contents ©2016 by Harold Pfohl
Over the past 30 years genealogy and family history have experienced a great increase in popularity. Perhaps this is due to the immensely successful “Roots” by Alex Haley, coupled with the vast genealogical archives accumulated by the Mormon Church that facilitate family research. In any event, Americans of German descent are becoming far more conscious of their past than they have been for most of the Twentieth Century. Justifiable pride in the achievements of our Germanic ancestors was long reduced and questioned as a result of the ferocity of German enmity in World War II and the consummate evil of the Nazi regime. A question that has long preoccupied me is how is it possible that distant cousins with shared ancestral roots could have supported the monstrosity of Hitler and his regime. There are no satisfying answers to that question.
The German-Americans that I grew up with were the finest people I have known in my lifetime and they heartily embraced our American system and values. About 1/3 of the soldiers in the American Army fighting Germany in Europe during WW II were of German descent. My Uncle Louis Pfohl was stationed in England as an engine mechanic for Flying Fortress B-17 bombers; he was fluent in German, and was used as an occasional interpreter for prisoners. A cousin of another uncle was a sergeant in combat in Italy. He and the enemy called for a truce to collect the dead and wounded. He sat down on the hillside with his German Sergeant counterpart, talked in German, shared tobacco, and then they went back to shooting at each other. On another occasion knowing the language saved his life when he heard: “da sitzt ein, schießen!” (there sits one, shoot!) and he ducked.
Now more than 70 years have passed since the war ended, and this huge American ethnic minority has an emerging consciousness and cognizance of its history, with pride in its’ ancestral German roots.
My intention in putting together this blog and (hopefully) a book associated with it, is to tell a story of ancestral immigration that many Americans of German descent, especially in the upper Midwest, can relate to. It is an album of photos, often with remarks associated with the images that expand beyond family interests to life in general as it relates to the image.
I hope that it is of interest to many of my fellow German-Americans.
THE SILENT MINORITY – see this article in the February 7, 2015 Economist about Americans of German descent in the US. Excerpts below:
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German-Americans are America’s largest single ethnic group … In 2013, according to the Census bureau, 46m Americans claimed German ancestry: more than the number who traced their roots to Ireland (33m) or England (25m). In whole swathes of the northern United States, German-Americans outnumber any other group (see map). Some 41% of the people in Wisconsin are of Teutonic stock.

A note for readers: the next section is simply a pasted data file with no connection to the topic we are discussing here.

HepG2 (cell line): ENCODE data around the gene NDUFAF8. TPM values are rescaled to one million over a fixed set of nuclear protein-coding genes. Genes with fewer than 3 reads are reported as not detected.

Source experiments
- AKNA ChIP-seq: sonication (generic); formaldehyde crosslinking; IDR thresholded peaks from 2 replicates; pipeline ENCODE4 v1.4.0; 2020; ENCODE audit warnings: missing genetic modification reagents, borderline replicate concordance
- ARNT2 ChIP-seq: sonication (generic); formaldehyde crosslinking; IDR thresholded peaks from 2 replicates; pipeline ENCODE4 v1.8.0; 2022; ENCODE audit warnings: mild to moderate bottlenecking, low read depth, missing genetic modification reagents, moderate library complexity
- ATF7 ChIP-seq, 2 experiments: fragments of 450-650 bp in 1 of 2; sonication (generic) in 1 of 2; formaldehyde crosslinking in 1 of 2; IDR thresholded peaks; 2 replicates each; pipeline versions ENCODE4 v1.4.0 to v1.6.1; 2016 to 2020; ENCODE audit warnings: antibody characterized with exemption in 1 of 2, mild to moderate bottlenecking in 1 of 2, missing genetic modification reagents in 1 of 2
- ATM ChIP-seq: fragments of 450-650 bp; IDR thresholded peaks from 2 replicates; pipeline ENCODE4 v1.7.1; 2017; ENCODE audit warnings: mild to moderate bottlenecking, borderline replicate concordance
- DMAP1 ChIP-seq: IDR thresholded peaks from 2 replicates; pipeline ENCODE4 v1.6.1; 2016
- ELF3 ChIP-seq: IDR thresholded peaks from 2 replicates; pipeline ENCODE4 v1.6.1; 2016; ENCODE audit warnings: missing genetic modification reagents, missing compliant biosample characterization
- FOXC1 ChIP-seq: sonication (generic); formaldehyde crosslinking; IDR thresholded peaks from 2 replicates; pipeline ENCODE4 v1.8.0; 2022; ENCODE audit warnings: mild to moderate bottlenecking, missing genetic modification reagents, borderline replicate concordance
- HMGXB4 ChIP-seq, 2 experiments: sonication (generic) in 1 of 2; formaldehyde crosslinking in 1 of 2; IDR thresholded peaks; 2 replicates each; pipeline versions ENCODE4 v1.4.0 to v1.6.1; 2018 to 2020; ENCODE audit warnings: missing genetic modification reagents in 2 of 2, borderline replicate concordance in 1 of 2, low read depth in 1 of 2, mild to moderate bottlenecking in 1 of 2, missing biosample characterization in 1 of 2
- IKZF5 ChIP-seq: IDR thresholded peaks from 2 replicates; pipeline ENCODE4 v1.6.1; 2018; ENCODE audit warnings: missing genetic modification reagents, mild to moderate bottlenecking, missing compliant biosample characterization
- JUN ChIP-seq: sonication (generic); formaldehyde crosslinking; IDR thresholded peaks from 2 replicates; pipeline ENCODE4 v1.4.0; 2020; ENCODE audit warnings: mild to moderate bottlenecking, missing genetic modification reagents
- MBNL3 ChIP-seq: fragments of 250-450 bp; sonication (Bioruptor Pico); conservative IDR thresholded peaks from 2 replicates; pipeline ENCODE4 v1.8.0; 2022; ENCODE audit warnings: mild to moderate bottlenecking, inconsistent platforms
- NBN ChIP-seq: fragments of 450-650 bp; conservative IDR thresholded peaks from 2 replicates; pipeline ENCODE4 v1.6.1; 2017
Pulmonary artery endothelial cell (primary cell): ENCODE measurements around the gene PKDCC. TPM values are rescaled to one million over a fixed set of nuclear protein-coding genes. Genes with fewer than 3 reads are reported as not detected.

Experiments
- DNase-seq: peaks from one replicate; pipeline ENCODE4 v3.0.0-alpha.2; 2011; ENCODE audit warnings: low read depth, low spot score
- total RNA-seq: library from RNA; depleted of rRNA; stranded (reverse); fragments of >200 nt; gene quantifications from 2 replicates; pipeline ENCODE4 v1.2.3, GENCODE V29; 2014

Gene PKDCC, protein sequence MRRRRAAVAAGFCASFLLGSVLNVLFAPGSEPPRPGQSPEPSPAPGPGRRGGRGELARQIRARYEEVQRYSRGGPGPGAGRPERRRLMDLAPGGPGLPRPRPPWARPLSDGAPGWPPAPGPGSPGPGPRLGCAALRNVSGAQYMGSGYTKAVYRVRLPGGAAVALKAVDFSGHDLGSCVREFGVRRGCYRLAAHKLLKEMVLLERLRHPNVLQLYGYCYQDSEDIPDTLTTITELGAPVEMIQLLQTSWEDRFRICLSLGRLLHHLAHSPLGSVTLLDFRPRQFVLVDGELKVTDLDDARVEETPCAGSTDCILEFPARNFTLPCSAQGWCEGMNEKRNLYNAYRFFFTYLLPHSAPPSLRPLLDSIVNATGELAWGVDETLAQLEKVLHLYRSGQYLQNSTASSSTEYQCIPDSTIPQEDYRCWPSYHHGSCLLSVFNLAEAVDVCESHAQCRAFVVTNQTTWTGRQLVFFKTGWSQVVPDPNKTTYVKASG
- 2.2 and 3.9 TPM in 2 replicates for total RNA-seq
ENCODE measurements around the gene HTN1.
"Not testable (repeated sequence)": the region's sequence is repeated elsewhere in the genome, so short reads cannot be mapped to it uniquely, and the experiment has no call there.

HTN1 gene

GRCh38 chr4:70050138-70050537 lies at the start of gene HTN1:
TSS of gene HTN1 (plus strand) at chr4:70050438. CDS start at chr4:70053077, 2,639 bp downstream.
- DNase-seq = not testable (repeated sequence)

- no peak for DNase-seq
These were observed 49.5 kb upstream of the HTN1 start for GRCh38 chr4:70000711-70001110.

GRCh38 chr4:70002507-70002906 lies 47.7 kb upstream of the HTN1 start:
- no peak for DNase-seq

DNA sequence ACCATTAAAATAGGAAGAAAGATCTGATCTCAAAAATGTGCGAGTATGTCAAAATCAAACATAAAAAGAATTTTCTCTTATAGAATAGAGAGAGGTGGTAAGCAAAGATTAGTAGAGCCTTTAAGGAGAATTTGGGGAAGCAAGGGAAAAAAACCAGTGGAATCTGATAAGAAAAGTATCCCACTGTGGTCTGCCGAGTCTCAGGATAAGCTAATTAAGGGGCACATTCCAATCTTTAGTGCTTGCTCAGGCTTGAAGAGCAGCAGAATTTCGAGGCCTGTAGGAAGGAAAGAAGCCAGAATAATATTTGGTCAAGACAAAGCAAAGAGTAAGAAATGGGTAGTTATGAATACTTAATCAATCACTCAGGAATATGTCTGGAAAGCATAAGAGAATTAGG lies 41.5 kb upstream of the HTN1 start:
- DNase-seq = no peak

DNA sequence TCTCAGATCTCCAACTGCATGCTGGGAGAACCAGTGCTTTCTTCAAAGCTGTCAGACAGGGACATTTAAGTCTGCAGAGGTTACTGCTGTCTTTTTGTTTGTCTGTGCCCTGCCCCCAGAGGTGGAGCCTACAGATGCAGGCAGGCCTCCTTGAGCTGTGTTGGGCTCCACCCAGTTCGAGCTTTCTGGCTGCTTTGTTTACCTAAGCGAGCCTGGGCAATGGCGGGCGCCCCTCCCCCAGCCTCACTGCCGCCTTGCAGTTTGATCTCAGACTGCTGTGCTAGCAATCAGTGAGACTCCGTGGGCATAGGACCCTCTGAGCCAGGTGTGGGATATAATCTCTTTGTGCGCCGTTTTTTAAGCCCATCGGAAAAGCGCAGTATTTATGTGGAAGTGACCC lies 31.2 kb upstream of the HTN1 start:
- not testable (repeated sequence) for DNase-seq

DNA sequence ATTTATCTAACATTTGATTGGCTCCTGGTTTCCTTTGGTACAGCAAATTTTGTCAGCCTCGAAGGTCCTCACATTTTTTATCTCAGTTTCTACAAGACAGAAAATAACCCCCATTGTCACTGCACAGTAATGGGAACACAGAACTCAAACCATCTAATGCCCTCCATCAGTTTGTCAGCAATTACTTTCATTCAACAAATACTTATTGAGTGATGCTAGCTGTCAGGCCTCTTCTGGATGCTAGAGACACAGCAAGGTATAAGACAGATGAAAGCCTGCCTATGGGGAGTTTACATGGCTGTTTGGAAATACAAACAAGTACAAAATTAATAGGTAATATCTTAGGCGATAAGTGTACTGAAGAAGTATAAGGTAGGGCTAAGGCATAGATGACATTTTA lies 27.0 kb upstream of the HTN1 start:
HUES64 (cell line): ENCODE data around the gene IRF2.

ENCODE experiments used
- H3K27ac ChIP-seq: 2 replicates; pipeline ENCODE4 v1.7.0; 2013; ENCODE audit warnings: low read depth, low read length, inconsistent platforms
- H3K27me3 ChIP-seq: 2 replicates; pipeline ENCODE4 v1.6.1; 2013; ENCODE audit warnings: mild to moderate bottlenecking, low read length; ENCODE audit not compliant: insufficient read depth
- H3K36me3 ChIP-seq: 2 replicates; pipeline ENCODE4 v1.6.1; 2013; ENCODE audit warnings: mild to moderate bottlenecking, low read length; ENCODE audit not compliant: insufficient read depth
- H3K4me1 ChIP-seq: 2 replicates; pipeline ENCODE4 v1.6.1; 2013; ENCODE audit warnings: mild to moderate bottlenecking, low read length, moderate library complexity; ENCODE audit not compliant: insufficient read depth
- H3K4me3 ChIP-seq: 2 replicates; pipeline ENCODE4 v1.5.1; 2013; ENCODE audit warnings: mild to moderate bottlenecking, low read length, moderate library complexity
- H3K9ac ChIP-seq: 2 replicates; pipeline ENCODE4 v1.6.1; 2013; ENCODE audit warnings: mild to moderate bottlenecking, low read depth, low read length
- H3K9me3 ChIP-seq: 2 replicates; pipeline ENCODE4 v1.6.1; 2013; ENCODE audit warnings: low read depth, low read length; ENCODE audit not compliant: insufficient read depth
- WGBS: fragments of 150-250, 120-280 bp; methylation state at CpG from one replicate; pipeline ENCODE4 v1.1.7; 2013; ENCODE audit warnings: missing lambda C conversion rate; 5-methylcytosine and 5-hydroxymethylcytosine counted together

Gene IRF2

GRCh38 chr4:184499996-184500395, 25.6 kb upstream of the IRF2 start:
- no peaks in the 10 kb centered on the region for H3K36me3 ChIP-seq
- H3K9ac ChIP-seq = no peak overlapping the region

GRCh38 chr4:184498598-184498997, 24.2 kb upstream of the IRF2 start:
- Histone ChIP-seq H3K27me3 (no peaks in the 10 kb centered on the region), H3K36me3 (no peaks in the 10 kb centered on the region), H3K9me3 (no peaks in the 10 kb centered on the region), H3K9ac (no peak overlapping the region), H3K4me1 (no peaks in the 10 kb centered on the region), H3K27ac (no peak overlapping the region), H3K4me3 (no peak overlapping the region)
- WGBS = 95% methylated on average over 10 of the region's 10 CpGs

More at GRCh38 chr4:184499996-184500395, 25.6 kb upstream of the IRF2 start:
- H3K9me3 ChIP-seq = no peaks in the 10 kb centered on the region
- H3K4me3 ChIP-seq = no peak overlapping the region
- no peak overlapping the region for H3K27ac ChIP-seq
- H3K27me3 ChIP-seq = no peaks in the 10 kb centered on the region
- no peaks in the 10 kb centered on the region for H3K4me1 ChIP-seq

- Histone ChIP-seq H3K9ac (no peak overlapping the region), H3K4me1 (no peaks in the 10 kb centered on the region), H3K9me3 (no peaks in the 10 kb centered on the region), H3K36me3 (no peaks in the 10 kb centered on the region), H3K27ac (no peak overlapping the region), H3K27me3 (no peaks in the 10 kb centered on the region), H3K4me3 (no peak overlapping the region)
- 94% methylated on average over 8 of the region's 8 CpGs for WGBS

Yet despite their numbers, they are barely visible…
Companies founded by German-Americans tend to play down their roots, too: think of Pfizer, Boeing, Steinway, Levi Strauss or Heinz. Buried somewhere on their websites may be a brief note that “Steinway & Sons was founded in 1853 by German immigrant Henry Engelhard Steinway in a Manhattan loft on Varick Street”. But firms that play up their Germanic history…are rare.
German immigrants have flavoured American culture like cinnamon in an Apfelkuchen. They imported Christmas trees and Easter bunnies and gave America a taste for pretzels, hot dogs, bratwursts and sauerkraut. They built big Lutheran churches wherever they went. Germans in Wisconsin launched America’s first kindergarten and set upTurnvereine, or gymnastics clubs, in Milwaukee, Cincinnati and other cities.
After a failed revolution in Germany in 1848, disillusioned revolutionaries decamped to America and spread progressive ideas. “Germanism, socialism and beer makes Milwaukee different,”…
During the first world war, parts of America grew hysterically anti-German. Some Germans were spat at in the street. The teaching of their language was banned in schools. Sauerkraut was renamed “liberty cabbage”. German books were burned, dachshunds kicked and German-Americans forced to buy war bonds to prove their patriotism. When New Ulm, a predominantly German town in Minnesota, refused to let its young men join the draft, the National Guard was sent in. After the war, German-Americans hunkered down. Many stopped speaking German and anglicised their names.
The second world war saw less anti-German hysteria, although some 10,000 German-Americans were interned as enemy aliens. President Franklin Roosevelt conspicuously appointed military commanders with names like Eisenhower and Nimitz to fight the Axis powers. But the Holocaust gave German-Americans yet another reason to hide their origins.